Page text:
$92 million. $28 million. $15 million. These are the venture capital investments in wellness companies we’ve heard about in just the last 3 months. It makes you feel like chump change if someone is offering you only $5 million for a piece of the action (thanks, but no thanks).
What may surprise you (or may not, if you’ve been paying close attention) is that for all the hype around workplace wellness, the quantified self, Affordable Care Act endorsement of wellness rewards, mobile medicine and health, skyrocketing sales of fitness fashions, mindful-everything… we don’t seem to be getting any healthier.
According to the new Gallup-Healthways Well-Being poll, obesity continues its rise unabated. Not coincidentally, diabetes is increasing. And with the exception of just a couple states, the vast majority of the country doesn’t get enough physical activity to have a positive effect on health. If you don’t trust the data, just take a walk through the airport or your nearest mall on a Saturday afternoon.
I’ve already lived through 2 “golden ages” of health promotion and workplace wellness — the early 1990s and mid-to-late 2000s — during my 25+ years in the industry. It didn’t end well for some internal programs as well as vendors. For those of us left standing, it thinned the ranks, made what we do more visible, and possibly validated our approach/philosophy. Or maybe we were just lucky.
In any case, as we turn the corner and head for home in the 2010s, there’s a fervor unmatched at any time I can remember. Not only are the usual experts proselytizing about the tremendous opportunities in wellness, but venture capitalists, politicians, and average Joes are all jumping on the well-being bandwagon: What’s your Fitbit® step count today?
It feels a little like the late ’90s tech bubble, when the NASDAQ soared to 5000+ in early 2000 (and just made it back to that level 15 years later) and every schmo was a genius investor, buying up shares of Pets.com. For those of us who lived through it, we could do no wrong — until the bottom fell out.
Why Things Are Different This Time
We don’t expect the bottom to fall out of wellness. Not this time around. But hardly because we’ve figured out something world changing. Indeed, much of today’s hoopla is misplaced:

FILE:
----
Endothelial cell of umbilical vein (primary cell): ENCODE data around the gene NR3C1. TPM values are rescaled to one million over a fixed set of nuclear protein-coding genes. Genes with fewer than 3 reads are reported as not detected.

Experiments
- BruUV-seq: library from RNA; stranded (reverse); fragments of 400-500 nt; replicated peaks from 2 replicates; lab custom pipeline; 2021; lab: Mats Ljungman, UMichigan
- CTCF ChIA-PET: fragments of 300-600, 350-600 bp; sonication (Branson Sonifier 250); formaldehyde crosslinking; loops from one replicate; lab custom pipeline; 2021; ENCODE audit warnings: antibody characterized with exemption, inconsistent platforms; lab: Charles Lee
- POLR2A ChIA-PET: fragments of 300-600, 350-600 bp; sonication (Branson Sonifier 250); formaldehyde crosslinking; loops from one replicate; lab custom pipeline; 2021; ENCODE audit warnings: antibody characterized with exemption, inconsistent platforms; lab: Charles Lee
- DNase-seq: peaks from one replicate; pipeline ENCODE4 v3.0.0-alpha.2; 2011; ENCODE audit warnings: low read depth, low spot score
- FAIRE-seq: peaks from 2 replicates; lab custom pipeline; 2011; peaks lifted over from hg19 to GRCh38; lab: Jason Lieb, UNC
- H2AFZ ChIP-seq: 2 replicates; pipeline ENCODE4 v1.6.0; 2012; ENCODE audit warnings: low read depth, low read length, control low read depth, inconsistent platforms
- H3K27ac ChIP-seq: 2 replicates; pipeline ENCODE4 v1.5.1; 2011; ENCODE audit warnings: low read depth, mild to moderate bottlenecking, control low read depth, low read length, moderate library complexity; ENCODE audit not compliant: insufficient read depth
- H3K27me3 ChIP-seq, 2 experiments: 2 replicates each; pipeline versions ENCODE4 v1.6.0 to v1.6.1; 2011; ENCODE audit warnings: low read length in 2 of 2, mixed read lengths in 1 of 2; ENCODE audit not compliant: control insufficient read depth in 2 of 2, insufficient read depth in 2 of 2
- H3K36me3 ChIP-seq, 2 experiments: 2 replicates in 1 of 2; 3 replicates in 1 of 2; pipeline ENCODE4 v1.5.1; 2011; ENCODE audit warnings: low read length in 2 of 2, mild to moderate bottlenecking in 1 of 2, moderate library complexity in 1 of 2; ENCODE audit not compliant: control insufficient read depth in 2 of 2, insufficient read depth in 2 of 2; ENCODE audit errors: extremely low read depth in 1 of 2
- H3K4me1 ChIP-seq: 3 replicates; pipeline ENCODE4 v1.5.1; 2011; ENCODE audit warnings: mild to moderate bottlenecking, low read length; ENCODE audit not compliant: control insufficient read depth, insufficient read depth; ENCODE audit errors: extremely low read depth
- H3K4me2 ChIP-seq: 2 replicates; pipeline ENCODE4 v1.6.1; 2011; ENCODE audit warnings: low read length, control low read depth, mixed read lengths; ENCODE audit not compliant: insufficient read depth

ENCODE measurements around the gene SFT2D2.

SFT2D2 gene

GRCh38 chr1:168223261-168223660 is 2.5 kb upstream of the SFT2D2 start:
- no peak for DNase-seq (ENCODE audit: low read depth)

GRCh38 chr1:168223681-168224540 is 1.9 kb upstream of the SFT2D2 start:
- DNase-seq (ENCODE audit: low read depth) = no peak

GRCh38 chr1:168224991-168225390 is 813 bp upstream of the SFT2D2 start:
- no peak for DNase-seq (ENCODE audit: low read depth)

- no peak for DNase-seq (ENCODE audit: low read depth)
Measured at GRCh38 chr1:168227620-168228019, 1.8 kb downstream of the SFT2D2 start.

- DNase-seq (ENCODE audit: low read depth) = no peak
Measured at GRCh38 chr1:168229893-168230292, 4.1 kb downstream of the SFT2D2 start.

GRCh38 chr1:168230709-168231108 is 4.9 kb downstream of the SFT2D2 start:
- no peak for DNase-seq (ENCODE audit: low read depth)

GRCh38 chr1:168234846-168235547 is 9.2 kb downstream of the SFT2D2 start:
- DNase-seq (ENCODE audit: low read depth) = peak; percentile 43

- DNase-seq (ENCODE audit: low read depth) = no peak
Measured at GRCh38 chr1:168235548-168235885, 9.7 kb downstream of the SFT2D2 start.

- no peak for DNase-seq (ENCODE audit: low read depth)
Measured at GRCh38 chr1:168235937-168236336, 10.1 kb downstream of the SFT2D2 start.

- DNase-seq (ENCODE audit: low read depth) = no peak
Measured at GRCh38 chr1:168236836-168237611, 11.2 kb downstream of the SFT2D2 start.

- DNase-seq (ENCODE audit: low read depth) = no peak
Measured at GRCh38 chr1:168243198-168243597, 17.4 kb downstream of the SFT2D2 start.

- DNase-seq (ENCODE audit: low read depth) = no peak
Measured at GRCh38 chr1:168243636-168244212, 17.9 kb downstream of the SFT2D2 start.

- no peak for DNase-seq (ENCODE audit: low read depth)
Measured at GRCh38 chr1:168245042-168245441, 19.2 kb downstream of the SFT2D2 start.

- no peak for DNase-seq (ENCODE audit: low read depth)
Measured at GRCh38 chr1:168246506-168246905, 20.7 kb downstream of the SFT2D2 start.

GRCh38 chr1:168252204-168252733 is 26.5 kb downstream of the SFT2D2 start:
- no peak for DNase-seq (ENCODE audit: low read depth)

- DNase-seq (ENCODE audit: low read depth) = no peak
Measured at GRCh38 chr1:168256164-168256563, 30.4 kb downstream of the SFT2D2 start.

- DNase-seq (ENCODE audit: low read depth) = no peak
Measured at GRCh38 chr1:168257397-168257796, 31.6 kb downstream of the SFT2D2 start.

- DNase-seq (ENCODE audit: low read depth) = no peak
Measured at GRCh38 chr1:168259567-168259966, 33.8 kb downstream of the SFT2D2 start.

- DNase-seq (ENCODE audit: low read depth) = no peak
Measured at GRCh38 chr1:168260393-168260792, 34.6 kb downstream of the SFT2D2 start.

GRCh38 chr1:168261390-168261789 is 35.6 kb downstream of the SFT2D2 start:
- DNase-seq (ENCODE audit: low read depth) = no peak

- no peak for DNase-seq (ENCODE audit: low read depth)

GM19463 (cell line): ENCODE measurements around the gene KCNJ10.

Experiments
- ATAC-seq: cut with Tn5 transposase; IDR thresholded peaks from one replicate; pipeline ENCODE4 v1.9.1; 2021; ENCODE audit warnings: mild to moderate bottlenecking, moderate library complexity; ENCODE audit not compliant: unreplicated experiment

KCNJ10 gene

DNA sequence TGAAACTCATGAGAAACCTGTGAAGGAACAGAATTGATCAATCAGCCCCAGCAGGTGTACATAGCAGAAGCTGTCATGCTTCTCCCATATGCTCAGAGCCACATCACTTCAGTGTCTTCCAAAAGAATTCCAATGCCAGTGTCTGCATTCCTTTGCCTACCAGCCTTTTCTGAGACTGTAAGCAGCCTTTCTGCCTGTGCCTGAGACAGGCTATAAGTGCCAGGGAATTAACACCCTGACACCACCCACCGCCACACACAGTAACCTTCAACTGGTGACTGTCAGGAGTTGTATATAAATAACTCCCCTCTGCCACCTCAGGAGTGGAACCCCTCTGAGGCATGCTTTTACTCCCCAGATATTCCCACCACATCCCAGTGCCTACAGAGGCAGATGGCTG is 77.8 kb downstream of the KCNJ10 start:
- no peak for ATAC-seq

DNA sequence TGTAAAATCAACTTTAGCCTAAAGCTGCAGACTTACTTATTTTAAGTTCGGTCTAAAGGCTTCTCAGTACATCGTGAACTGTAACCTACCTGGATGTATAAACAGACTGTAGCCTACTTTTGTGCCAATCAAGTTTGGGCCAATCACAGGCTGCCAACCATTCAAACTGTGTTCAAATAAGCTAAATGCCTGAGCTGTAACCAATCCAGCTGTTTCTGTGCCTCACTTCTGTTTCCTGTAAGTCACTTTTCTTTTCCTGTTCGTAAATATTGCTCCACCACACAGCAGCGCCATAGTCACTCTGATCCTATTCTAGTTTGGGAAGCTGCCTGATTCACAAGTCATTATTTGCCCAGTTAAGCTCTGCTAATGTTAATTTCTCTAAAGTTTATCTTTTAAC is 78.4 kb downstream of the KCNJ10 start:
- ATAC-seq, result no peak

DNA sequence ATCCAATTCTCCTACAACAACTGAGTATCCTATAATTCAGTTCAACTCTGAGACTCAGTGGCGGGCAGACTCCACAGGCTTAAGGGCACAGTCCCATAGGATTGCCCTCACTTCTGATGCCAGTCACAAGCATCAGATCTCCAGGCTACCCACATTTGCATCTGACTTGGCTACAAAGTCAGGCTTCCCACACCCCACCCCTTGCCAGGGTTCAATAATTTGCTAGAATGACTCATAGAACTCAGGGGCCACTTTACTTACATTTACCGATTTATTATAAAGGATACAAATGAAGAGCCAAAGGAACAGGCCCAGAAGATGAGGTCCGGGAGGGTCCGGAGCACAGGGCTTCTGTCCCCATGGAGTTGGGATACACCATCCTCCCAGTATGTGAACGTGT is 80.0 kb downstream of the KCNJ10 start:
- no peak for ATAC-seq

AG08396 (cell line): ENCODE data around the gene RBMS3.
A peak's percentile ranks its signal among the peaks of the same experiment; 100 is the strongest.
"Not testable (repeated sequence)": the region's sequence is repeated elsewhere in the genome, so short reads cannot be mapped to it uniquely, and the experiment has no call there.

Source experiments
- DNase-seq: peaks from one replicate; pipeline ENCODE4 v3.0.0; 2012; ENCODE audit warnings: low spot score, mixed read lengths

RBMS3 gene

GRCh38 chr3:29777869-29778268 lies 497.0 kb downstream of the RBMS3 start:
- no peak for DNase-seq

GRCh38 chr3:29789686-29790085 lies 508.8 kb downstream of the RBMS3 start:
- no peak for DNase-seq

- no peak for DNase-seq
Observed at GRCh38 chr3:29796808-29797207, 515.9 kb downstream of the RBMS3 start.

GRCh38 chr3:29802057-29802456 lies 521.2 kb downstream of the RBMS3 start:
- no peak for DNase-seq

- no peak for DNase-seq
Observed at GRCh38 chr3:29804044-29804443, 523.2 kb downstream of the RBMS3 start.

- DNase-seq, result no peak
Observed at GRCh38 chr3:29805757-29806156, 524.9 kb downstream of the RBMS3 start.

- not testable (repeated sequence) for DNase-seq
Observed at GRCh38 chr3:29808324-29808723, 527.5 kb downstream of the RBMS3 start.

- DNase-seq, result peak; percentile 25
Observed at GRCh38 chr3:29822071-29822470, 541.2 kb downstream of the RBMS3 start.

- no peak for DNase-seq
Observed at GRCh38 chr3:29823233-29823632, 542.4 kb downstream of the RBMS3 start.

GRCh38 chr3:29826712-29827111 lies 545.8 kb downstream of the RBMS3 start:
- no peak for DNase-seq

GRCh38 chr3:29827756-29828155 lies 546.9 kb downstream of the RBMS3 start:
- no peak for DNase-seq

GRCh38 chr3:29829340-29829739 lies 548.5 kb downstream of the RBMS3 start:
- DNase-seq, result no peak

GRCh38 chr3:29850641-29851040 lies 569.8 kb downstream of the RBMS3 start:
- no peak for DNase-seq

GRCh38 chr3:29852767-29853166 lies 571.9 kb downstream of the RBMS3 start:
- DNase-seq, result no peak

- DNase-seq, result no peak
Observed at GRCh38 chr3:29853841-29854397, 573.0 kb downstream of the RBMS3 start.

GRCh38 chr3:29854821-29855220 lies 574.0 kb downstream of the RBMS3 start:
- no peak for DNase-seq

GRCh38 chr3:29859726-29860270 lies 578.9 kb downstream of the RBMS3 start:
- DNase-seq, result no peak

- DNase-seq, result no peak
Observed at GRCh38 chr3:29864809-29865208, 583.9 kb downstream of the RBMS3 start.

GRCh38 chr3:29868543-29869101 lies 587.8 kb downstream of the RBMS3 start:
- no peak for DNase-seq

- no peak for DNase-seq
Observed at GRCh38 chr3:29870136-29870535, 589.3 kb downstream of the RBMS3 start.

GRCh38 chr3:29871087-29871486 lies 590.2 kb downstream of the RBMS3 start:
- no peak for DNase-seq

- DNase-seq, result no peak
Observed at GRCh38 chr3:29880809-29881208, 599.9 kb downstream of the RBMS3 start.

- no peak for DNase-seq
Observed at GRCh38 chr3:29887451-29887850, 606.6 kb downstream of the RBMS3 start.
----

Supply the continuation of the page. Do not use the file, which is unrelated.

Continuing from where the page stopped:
But for all the misfires, the thing that promises to keep our industry growing is a shift in thinking. Wellness leaders are beginning to embrace the idea that employees and dependents are more than health risks/costs to be managed. Philosophically, we’re seeing a fundamental movement toward perceiving the people we serve as assets rather than balance sheet liabilities.
While it’s really not new, the concept of well-being as looking at the whole person is reemerging. It’s the recognition that most of us simply want to feel better — emotionally and physically — living free from the burdens of poor health, chronic disease, aches and pains, or injury. We want the strength and stamina to do what we love and aspire to; we want stronger relationships; we want to stress less about money; we want to help our families flourish, and truly thrive — not just today, but throughout our career and into retirement.
There have been enough failed experiments in the last decade, readjusting the reward/punishment extrinsic motivation levers and switches, to know that bribing and browbeating just don’t work. And although we’re a long way from truly having the well-being model figured out, at least there’s a desire now to move in the right direction… a movement we call purpose-centered wellness.
If that feels right to you, begin taking these steps now to shift your program’s image from fixer-of-all-that’s-wrong to a vital part of the organization that helps people achieve well-being and their life goals:
It’s a start. And we’re not suggesting you abandon what works. But if you want real impact on well-being and not just cholesterol scores, plan now to move toward a more purpose-centered, comprehensive wellness program model.